If God foreknows that I will eat only corn for breakfast tomorrow, then God foreknows that my eating of jambalaya for breakfast tomorrow will never be.
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« Reply #10 on: March 26, 2012, 12:55:38 AM »

Because that would be murder, first and foremost.

I mean, sure: from a utilitarian standpoint, if you abort all children (or baptize them at birth and then kill them) you will likely ensure that all people go to heaven. (Less likely for the people committing the genocide, however.) But sinlessness is not the end of the story.

Remember that our goal is not simply sinlessness, but rather deification. Most people won't overcome sin in this lifetime, but if they do, then what? Adam was sinless too, but he was not created in a deified state, which is our ultimate goal.

We continue working towards becoming like God. That is the point of this life, and all eternity thereafter. We cannot simply deny people that. And to do so hypothetically by murdering children would certainly destroy the ability of the living to restore God's image within themselves.


I think this is a good answer to a legitimate question. Ultimately though, there are certain questions such as these that perhaps will never find a completely satisfactory answer in this life. Human logic will never be able perfectly reconcile all the mysterious ways of God.


Selam
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« Reply #11 on: March 26, 2012, 01:10:18 AM »

It is sometimes said that one of the reasons we must go through life, the reason God doesn't just let us into heaven upon blinking into existence, is that we need to make a choice. We need to choose for or against him.

 This is Orthodox teaching.  Our Lord doesn't want robots.

... then wouldn't it have been better for sinners who will end up in hell to have never been born?

 No.  Every life is precious in His sight.  Remember, he gave the keys to heaven to his apostles but the keys to hell he kept for Himself. 

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« Reply #12 on: March 26, 2012, 01:16:21 AM »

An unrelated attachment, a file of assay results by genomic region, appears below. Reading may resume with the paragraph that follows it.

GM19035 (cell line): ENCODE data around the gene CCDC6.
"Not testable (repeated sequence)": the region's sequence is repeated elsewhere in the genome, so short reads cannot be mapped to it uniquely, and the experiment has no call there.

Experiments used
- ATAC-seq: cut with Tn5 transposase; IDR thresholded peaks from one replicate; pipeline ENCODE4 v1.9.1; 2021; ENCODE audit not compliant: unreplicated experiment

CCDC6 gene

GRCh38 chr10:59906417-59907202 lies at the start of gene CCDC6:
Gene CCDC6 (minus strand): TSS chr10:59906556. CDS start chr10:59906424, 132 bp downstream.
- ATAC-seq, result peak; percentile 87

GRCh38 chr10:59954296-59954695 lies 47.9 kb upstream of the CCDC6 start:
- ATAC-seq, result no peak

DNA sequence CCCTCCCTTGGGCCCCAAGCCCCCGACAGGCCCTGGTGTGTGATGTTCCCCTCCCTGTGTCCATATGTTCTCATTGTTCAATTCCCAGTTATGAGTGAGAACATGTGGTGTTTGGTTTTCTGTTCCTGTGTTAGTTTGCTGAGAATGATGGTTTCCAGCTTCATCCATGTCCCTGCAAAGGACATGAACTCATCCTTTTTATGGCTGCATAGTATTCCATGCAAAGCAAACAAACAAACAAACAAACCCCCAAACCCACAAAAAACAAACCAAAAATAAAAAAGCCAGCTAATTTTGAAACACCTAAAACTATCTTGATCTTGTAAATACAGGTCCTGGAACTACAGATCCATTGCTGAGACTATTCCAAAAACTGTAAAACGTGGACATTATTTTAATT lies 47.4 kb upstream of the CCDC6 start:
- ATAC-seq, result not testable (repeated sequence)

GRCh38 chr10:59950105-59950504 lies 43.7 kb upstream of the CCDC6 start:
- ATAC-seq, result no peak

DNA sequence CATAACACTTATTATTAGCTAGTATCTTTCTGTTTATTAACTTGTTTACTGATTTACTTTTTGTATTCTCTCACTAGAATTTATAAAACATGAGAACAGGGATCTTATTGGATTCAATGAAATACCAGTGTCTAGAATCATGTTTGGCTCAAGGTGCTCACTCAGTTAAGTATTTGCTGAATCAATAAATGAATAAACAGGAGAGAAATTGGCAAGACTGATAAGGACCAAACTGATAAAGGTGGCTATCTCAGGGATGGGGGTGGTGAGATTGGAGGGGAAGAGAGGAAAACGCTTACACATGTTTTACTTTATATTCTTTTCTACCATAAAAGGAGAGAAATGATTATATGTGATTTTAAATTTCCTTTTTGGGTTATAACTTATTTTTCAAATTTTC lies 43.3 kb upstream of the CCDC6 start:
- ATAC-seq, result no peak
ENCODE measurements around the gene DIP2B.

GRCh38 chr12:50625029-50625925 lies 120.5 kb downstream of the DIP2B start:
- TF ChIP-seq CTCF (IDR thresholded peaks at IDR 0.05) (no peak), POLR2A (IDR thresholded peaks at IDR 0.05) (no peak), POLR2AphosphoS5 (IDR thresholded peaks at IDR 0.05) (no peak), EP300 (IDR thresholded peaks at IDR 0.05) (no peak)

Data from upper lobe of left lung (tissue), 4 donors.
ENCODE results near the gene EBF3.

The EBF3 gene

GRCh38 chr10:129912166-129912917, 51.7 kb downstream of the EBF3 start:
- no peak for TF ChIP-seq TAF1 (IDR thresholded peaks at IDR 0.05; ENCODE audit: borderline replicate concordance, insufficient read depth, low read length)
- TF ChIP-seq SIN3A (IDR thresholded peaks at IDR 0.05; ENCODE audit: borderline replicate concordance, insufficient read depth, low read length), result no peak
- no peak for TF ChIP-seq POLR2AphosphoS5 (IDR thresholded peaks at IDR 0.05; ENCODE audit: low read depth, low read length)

I've yet to see an answer...  Undecided  Perhaps I cannot see ...
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« Reply #13 on: March 26, 2012, 01:33:52 AM »

I've yet to see an answer...  Undecided  Perhaps I cannot see ...

  Would it have been better for the sinner not to have been born at all rather than end up in hell?  I could be wrong, but it seems as though you're placing mankind in a utilitarian modes operandi.  Life is way more complex than good = heaven and bad = hell.  And we are so blessed that God is way more merciful than that.  We are not little islands unto ourselves.  We affect others in countless and unknown ways. 

 But then again, maybe your fears stem from a misunderstanding of what hell is and why some people will be sent there?
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« Reply #14 on: March 26, 2012, 01:44:09 AM »

I've yet to see an answer...  Undecided  Perhaps I cannot see ...

Would it have been better for the sinner not to have been born at all rather than end up in hell?   I could be wrong, but it seems as though you're placing mankind in a utilitarian modes operandi.

Well, let me put it this way... let's suppose a loved one dies. Now let's suppose you worry that they might be in hell (I know, I know, this is America, we all pretend like the dearly departed are saints... but just go with it for a second...). Let's say they murdered and raped and burnt Bibles and killed kittens and hated Jesus and their dying word was a curse on God.  Anyway, if you are in that state of mind, isn't it tempting to think that, if they are indeed going to hell, that it would have been better to have avoided it at any cost, even at the cost of existing at all? I mean, if you think your loved one will suffer horribly for eternity--and eternity strikes me as being a pretty long time--don't you wish somehow, someway (even if in an extreme way) they could avoid it?

Quote
Life is way more complex than good = heaven and bad = hell.  And we are so blessed that God is way more merciful than that.  We are not little islands unto ourselves.  We affect others in countless and unknown ways. But then again, maybe your fears stem from a misunderstanding of what hell is and why some people will be sent there?

I would guess it has to do with a rejection of God (not just a momentary rejection)... and dating muslims.  But mostly rejecting God.